Additionally, we have the Rhino (Paul Giamatti), who may be the worst thing about this entire film. This feels like a moment when Giamatti needed money and decided "eh, I don't need to actually act." For most of his lines, I had no idea what he meant to say. I think he might have said "spider" once. Maybe. Giamatti blurts and yells these lines in a horrendously bad Russian "accent," providing nice bookends of absolute trash to an otherwise OK film. We begin and end with Giamatti giving up on his acting career (or at least doing what may be the most brilliant piece of meta acting, in which he pretends to be an actor named Paul Giamatti who has given up on his career and accepted the Rhino role only to blurt things out like a raging drunk turd; if this is the case, I say he needs an Oscar nomination). I also have no idea what we're supposed to think about the Rhino. Is he a serious villain? Is he a caricature? Is this a new way to represent the comic book format, where a film refuses to conclude by simply throwing random villains into the mix to keep Spider-Man busy? Whatever is going on, it's not unlike getting clawed in the eye by a cat.
This is the pre-CG look. Imagine this is what the Rhino actually
looked like in the movie and you'll have a sense of how ridiculous
Paul Giamatti is in ASM2.
I really wanted to like this film. It's certainly better in places than the first film, but it is ultimately a mess that tarnishes all of its good with horrendous cinematic sins. But it made a lot of money, so don't expect the writers to do much to correct these errors in the next movie...As a thematic "ride," it is quite fun. As a film, it is subpar.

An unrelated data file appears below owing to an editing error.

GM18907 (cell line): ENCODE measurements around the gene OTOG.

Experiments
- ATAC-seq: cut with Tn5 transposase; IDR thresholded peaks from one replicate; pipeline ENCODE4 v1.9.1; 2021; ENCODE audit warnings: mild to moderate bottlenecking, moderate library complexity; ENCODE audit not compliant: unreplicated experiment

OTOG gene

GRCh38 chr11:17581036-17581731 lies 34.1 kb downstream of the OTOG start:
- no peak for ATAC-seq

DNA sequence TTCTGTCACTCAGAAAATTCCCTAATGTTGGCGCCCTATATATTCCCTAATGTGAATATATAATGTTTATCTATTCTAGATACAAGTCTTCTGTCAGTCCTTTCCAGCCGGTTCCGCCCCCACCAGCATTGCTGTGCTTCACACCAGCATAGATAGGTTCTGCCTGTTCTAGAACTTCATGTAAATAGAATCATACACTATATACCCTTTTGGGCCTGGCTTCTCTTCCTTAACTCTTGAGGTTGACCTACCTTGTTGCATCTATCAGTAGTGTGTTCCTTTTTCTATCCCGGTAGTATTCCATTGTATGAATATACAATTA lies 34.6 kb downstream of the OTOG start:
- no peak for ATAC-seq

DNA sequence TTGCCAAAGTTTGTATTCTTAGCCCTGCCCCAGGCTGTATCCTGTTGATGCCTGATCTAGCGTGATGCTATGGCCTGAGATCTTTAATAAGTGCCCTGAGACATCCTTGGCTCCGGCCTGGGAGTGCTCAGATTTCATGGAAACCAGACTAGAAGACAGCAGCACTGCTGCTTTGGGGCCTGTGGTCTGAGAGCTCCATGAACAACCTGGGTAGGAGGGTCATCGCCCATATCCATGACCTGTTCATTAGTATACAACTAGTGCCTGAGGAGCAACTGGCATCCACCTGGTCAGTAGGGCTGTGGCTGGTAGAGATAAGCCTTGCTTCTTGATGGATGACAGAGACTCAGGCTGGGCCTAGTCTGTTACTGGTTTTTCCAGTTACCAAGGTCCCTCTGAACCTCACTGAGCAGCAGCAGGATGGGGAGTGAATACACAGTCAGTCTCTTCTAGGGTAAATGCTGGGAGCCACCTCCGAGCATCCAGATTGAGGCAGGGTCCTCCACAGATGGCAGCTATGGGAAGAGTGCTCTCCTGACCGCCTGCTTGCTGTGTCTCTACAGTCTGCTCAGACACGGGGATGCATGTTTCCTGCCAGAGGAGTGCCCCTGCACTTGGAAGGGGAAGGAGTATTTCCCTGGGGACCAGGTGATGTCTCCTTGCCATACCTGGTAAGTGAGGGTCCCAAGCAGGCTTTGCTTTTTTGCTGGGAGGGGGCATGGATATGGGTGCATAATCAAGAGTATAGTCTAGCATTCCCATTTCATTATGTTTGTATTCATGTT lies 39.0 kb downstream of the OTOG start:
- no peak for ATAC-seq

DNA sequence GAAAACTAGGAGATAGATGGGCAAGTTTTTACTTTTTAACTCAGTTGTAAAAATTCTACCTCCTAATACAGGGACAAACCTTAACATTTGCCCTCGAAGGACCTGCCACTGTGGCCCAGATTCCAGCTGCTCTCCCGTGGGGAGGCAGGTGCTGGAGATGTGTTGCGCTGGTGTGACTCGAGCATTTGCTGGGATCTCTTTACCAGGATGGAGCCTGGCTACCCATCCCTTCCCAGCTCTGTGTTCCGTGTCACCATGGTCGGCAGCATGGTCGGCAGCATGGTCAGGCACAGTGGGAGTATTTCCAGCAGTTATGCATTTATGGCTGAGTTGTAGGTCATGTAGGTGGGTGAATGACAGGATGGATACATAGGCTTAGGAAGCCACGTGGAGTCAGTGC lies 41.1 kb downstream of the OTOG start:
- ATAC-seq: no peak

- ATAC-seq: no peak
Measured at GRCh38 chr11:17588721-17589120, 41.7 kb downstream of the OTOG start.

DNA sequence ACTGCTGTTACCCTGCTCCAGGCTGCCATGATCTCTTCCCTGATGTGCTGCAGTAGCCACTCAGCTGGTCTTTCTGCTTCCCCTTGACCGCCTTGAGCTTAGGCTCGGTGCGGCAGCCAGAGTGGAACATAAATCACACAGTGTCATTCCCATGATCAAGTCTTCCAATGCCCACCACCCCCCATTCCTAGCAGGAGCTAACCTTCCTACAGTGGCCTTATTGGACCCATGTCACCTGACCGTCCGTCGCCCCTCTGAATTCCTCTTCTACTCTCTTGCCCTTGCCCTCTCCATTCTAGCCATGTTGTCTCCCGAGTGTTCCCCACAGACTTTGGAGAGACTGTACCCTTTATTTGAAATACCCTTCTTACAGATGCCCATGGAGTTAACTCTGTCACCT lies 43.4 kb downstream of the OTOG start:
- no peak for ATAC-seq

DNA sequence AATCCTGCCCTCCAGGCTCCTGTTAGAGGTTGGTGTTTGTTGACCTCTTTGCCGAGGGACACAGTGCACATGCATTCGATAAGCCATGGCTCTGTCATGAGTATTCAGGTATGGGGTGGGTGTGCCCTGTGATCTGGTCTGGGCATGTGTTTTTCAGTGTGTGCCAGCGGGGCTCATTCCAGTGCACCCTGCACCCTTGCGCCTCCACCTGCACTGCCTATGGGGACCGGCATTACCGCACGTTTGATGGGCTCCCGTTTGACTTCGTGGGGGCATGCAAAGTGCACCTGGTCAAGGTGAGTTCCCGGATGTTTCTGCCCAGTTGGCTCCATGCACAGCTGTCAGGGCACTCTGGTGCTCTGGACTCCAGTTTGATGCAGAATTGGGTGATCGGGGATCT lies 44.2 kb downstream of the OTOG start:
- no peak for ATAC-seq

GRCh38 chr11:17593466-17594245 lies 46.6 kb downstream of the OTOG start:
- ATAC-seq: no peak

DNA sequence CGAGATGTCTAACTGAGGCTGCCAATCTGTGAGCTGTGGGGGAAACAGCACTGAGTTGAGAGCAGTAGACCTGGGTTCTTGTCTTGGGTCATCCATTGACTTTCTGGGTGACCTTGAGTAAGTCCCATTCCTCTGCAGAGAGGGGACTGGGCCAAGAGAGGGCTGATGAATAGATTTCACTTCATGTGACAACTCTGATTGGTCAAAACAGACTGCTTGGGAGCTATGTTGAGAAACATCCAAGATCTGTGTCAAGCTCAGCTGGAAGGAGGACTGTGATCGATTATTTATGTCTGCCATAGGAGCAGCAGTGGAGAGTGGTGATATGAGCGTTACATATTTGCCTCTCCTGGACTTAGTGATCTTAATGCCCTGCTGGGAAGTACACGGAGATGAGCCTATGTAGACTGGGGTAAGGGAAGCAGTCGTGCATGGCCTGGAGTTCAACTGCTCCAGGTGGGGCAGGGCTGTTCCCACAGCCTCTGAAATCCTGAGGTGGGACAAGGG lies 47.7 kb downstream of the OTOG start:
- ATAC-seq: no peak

Cast: 3/5 (on the basis that Giamatti's performance is so utterly horrendous that he drags everyone else down with him, even though he's not on the same screen with most anyone else; also: the Green Goblin mostly gives me the heebee-jeebees instead of a "threatening" or "truly villainous" vibe)
Overall: 2.9/5 (58%)
Inflated Grade: C- (for a bloated plot, poor direction, and terrible performances)
: The film, sadly, shoots itself in the foot by killing off Gwen Stacy, presumably as a form of fridging. Instead of having her leave Peter for a special program in England, they opt to kill her off as motivation for Peter to, well, I guess do more of what he's already been doing. Wouldn't it have made more sense to have had her leave the relationship to pursue her own path? Wouldn't it have been a better message to remind us that sometimes relationships end? Nope. The film says "Gwen must die because she had to die." Derp derp. It basically nerfs everything Gwen did in this film, however little; she's rendered into a corpse, because corpses are less dramatic than a fully-realized woman who makes her own decisions which sometimes hurt the hero and doesn't die because of them. In effect, the message the film relates about young men learning to respect women's choices, as Peter does, is undercut by the realization that letting women do that will apparently get them killed (I'm not kidding; the film reinforces this message, probably by accident).
: Electro actually plays a version of "Itsy Bitsy Spider." I don't know how many people caught that in the theater. I certainly didn't, but upon watching an online clip from the finale, it became crystal clear.
: We learn throughout the film that Max Dillon, a socially awkward fellow who wishes he were liked, has been systematically abused by basically everyone, such that his fragile trust in Spider-Man is so easily shattered along with everything else.